In conclusion, Yngwie faithful may see the flaws in this release, but this is about as far from a throw away album as you can get. Yngwie gives us some of his best lead work here, and his lyrics are still mostly on the right side of the creation process (though I concede his later songs are a bit corny). So what are you waiting for? Get your ass off the couch and either get to your local CD store or planet your potato roots next to your computer and type in the URL for!

This Slips A Bit - 70%

corviderrant, April 8th, 2004

After two classic albums, Yngwie started to slip with this one. He became a little too obsessed with mainstream success, and his ego got too out of hand, and as a result he began alienating bandmembers and fans alike. This album does not feature Jeff Scott Soto (my fave singer of his), instead it has the incredibly annoying Mark Boals, whose high-pitched Halford-wannabe howling sets my teeth on edge. This album is where Yngwie's limitations as a songwriter start really appearing, I agree, and it lacks the character of his first two albums.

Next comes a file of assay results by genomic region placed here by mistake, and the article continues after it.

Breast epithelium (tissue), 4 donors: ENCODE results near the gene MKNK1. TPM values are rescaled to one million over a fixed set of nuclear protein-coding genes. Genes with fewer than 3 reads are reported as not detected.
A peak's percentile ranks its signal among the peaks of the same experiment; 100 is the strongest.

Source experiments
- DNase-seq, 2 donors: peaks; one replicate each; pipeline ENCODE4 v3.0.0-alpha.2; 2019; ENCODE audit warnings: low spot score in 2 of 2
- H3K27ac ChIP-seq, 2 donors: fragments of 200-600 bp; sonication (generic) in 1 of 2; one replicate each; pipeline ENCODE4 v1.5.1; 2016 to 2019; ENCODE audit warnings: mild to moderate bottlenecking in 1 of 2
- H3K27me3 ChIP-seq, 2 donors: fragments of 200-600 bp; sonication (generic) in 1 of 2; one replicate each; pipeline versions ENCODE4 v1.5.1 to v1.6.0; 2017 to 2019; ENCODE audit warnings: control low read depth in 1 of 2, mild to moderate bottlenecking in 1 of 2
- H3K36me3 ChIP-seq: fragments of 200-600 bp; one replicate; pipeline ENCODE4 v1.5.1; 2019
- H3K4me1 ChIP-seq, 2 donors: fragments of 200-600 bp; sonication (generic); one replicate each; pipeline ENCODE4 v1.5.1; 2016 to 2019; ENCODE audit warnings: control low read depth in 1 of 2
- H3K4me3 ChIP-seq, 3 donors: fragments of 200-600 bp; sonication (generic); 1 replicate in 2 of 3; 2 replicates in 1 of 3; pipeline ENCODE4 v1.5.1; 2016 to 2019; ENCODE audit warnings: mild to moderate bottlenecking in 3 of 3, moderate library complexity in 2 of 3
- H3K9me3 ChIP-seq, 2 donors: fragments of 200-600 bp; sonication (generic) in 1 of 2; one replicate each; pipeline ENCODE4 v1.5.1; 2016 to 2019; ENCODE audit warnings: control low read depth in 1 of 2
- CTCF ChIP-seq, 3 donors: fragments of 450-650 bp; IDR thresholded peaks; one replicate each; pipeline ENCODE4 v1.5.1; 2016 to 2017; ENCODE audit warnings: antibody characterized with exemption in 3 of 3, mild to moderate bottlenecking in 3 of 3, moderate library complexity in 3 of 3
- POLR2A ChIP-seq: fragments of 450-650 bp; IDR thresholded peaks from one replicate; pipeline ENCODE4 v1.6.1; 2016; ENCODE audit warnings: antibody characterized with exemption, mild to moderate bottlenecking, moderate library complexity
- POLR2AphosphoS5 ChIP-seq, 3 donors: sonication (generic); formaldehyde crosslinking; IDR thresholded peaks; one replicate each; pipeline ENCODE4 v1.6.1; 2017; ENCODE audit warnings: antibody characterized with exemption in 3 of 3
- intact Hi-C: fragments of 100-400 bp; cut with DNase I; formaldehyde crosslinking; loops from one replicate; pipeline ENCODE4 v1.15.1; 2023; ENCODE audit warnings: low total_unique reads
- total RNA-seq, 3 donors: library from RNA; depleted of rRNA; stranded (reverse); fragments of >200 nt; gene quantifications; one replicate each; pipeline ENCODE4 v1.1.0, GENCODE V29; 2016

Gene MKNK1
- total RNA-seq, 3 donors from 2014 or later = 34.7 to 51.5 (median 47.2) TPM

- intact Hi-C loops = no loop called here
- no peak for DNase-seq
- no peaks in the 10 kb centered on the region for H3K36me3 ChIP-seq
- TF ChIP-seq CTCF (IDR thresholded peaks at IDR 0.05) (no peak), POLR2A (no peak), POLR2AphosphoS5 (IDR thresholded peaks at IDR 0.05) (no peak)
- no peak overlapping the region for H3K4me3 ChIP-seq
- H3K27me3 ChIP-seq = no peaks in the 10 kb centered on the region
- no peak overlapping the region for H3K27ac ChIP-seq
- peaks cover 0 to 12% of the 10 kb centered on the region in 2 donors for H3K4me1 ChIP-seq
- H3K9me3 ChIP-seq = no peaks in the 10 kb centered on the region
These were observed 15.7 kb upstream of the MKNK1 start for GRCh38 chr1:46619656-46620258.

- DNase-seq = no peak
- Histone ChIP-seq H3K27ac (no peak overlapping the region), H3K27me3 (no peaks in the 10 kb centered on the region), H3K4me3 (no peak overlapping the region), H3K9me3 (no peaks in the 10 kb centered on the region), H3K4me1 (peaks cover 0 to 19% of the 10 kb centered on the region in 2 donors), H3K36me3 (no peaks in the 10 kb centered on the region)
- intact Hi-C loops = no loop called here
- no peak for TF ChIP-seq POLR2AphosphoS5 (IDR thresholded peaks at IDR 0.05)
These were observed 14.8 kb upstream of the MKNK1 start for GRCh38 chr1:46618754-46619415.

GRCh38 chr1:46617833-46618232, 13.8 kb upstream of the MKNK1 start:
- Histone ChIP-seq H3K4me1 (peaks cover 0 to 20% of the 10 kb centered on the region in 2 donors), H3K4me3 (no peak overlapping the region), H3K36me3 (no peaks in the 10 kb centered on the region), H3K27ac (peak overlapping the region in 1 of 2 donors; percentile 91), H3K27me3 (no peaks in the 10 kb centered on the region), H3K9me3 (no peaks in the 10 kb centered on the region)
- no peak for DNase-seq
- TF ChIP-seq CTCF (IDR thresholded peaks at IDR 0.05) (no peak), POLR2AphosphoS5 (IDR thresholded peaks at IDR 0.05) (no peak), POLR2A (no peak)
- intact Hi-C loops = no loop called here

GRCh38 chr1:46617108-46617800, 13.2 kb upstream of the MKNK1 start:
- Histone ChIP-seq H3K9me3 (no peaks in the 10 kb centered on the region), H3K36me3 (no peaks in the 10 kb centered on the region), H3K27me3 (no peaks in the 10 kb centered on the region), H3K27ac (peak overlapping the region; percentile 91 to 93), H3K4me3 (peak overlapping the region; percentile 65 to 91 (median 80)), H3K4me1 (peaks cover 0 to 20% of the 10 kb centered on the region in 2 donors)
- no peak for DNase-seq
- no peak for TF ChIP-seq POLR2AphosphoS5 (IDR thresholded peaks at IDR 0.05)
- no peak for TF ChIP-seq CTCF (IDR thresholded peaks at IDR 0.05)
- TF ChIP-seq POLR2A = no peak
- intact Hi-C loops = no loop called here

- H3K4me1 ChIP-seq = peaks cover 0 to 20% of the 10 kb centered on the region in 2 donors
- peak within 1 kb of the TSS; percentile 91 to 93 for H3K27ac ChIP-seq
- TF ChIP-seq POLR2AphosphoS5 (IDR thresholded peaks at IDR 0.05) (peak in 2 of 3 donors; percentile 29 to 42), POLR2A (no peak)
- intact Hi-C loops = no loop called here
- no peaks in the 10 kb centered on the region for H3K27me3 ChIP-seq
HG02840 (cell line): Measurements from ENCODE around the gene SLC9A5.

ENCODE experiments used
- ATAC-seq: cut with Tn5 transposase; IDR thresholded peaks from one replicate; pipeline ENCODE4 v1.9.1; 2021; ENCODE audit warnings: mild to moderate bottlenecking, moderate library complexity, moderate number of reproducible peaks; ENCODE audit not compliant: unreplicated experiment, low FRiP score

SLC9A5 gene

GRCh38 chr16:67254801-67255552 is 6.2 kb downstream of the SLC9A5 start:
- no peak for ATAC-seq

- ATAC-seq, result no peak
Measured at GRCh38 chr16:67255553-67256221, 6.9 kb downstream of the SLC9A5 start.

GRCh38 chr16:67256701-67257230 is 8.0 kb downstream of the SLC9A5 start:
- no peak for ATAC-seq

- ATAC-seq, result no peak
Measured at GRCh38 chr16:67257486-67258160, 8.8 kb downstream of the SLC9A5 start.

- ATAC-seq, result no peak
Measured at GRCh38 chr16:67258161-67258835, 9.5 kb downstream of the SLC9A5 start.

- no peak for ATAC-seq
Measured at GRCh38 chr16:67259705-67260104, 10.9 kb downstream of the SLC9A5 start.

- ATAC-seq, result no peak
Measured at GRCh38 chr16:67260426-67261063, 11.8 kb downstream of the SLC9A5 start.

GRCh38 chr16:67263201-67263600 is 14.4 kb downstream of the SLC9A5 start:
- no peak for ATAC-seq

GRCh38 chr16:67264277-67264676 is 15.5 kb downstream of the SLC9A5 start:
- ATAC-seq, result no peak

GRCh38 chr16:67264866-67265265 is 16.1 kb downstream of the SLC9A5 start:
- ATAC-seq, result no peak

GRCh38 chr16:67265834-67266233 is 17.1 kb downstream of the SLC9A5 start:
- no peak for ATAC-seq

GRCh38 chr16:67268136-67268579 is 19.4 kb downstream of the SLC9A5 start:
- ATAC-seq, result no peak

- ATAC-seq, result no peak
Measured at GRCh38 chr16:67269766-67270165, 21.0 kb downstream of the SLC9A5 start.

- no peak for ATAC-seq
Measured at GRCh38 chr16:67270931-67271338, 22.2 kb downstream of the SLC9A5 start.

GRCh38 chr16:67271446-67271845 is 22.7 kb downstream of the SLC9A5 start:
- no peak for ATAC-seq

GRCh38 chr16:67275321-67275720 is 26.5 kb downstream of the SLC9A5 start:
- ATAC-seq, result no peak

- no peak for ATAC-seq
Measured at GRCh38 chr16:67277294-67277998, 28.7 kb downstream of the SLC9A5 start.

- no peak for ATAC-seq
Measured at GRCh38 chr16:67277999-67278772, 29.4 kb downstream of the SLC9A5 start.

"You Don't Remember, I'll Never Forget" is not only an awkward title, but a lame song to start an album with. The keyboards sound too much like a circus and the vocals immediately grate from the moment Boals opens his mouth. He fares slightly better on other tunes, but this one in particular is awful, as is "Liar", with the horrible ending squeal of "LI-AAAAAAAAAAARRRRR!!!!" ringing in your ears too long to let you enjoy the other tunes. In terms of playing, "Fury" and "Crying" make up for the awful vocals with spirited guitar/keyboard tradeoffs and fabulous playing respectively (thankfully, the latter is an instrumental), and "Fire" even has a good opening riff which is promptly buried by more attempts at vocal pyrotechnics. The rest...ehhhh, it's good but not great.